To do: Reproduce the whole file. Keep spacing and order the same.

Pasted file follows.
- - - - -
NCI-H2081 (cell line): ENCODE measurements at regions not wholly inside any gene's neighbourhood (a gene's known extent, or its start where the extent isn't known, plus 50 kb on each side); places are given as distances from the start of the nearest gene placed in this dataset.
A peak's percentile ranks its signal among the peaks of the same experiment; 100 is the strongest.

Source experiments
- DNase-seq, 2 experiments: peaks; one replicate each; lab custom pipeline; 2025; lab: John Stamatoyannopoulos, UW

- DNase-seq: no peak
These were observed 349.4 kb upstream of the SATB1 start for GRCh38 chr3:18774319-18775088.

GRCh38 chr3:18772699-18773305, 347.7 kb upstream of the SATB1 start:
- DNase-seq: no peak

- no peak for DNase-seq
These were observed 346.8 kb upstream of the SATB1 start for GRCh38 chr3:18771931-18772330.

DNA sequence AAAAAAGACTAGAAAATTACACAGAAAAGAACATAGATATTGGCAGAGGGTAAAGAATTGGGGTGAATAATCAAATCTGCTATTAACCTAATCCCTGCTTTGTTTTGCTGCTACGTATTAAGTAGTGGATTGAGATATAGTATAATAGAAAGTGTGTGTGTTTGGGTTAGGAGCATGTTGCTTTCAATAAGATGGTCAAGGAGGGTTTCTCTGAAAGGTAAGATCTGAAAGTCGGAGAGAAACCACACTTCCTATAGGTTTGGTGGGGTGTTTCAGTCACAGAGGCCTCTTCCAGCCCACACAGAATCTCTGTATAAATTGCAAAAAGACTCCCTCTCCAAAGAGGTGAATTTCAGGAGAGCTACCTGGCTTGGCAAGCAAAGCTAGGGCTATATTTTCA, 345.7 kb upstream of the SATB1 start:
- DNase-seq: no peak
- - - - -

NCI-H2081 (cell line): ENCODE measurements at regions not wholly inside any gene's neighbourhood (a gene's known extent, or its start where the extent isn't known, plus 50 kb on each side); places are given as distances from the start of the nearest gene placed in this dataset.
A peak's percentile ranks its signal among the peaks of the same experiment; 100 is the strongest.

Source experiments
- DNase-seq, 2 experiments: peaks; one replicate each; lab custom pipeline; 2025; lab: John Stamatoyannopoulos, UW

- DNase-seq: no peak
These were observed 349.4 kb upstream of the SATB1 start for GRCh38 chr3:18774319-18775088.

GRCh38 chr3:18772699-18773305, 347.7 kb upstream of the SATB1 start:
- DNase-seq: no peak

- no peak for DNase-seq
These were observed 346.8 kb upstream of the SATB1 start for GRCh38 chr3:18771931-18772330.

DNA sequence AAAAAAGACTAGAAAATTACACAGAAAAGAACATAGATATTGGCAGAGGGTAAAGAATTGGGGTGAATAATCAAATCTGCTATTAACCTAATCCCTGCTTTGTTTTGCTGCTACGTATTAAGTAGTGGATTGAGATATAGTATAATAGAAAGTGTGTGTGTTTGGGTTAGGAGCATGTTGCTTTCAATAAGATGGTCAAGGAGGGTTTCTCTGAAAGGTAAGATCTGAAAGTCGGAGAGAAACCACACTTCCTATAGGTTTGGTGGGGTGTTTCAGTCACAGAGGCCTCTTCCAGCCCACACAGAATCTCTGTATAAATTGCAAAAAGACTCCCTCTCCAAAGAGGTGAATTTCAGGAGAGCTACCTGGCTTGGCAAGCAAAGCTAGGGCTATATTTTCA, 345.7 kb upstream of the SATB1 start:
- DNase-seq: no peak